Humans are social creatures and as such need to belong to a group.  This is why one of the most devastating things we can do to another person is to exclude them.  Ignoring someone, shunning someone, or ostracizing someone is a vicious cruelty.  People innately want to belong.  Abandoning someone or withdrawing love and affection is a control tactic often used to “punish” someone who has displeased us.  Refusing to speak with someone, or withholding love during or following an argument causes more damage to the relationship than the disagreement. People forgive words and behaviors that were in the heat of an argument. What people are less likely to forgive (or forget) is being frozen out as punishment, as manipulation, or as a control tactic.  There is a part of us that recoils from a person who does this to us, especially if that person claims to love us.  To punish someone by excluding them from the group is emotional abuse and eventually will destroy whatever shreds of hope were left for the relationship between us and that other person. Deep down we know that if someone can use our love against us like this, and use our basic human need to belong as a weapon, they most certainly do not “love” us. Although there is naturally a period of distancing between people following an argument, how long that distancing lasts is the difference between what is healthy self-care and what is emotional punishment.  Depending on what the argument was about and how bad it was, the time frame for distancing may be different.  When the distancing far surpasses what the situation would typically call for, the relationship likely will suffer permanent damage.  It’s natural to “pout” a little when we’ve disagreed with someone. When that “pouting” lasts weeks, months, or even years–it’s gone too far.  A normal amount of time between arguments and patching the relationship up would be 3 hours, 3 days, or 3 weeks (depending on how bad the argument was).  If it goes beyond 3 weeks without an attempt at reconciliation or resolution, then the relationship is most likely not ever going to be the same as it was again.  Basically, it’s over.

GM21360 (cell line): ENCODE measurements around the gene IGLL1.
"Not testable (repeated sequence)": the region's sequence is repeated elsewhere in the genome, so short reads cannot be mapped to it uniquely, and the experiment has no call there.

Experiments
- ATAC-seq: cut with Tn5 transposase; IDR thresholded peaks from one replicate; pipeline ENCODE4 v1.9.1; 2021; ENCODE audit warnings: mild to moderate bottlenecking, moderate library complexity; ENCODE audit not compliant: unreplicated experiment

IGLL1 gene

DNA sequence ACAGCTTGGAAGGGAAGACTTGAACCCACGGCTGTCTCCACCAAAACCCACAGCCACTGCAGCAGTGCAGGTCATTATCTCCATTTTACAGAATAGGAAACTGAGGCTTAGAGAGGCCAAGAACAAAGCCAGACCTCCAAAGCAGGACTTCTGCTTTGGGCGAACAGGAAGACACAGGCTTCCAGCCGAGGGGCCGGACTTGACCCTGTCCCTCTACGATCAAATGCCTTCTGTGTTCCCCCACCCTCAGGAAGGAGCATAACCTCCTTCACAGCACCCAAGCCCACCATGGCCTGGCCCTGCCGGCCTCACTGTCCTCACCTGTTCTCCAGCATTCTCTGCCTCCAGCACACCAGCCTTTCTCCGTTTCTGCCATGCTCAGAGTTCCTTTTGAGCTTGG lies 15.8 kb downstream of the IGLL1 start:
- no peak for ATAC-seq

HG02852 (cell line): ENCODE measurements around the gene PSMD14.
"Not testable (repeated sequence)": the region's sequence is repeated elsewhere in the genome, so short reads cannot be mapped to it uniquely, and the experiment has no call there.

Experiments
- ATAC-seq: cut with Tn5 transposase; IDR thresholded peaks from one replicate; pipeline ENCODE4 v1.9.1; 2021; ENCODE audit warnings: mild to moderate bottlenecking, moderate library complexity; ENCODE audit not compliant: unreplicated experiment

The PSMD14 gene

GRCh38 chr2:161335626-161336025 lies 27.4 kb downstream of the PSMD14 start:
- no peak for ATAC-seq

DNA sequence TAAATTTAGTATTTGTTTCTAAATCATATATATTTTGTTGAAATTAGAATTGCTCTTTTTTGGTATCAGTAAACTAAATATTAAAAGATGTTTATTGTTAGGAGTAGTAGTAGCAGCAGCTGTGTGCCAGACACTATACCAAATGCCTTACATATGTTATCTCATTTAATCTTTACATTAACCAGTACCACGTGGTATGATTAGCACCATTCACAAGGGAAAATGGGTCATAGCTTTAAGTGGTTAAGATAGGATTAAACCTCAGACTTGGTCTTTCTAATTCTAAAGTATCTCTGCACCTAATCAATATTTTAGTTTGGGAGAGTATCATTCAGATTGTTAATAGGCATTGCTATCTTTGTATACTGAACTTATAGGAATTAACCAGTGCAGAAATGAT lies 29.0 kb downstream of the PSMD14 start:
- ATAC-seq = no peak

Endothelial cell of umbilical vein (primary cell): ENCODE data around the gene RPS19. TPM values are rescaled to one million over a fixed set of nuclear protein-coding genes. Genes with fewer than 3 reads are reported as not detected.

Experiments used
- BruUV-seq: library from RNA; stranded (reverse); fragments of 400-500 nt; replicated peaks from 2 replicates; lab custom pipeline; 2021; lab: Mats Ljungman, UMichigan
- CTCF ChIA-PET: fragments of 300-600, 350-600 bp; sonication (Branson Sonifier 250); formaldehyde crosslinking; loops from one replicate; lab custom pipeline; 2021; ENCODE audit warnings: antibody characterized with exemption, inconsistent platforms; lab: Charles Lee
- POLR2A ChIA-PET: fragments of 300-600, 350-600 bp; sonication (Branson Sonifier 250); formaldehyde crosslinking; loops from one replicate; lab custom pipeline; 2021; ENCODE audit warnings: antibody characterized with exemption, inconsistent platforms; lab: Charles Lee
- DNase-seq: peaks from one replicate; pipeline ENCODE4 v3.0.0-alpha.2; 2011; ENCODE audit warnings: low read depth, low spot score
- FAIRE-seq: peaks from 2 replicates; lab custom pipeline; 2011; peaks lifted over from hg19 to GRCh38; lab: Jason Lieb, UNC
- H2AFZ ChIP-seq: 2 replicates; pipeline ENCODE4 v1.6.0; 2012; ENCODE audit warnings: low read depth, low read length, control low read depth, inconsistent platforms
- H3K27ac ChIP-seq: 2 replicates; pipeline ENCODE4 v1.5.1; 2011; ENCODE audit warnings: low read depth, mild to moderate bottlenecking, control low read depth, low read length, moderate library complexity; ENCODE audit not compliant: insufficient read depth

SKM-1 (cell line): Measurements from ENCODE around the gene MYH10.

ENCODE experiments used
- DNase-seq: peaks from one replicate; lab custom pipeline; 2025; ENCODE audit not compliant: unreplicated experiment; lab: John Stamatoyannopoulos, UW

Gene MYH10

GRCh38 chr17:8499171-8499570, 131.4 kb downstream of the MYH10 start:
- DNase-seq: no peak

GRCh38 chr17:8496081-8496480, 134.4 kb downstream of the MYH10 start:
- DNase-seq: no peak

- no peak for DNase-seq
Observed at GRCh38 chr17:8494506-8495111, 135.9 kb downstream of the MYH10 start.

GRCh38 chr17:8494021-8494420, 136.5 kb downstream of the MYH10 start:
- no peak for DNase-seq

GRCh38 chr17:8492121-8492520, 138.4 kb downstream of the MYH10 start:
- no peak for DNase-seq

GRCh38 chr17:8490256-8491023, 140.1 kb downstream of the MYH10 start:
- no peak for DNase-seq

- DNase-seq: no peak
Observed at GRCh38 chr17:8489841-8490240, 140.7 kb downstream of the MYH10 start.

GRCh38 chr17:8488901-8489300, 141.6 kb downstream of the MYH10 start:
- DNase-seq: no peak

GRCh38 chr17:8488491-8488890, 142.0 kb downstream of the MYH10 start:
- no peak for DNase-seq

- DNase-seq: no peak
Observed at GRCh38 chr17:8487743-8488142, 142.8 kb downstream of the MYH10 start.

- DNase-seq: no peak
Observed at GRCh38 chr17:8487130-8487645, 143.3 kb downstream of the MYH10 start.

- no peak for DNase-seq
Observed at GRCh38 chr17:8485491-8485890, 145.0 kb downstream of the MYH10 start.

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Photo by Pixabay on Pexels.com

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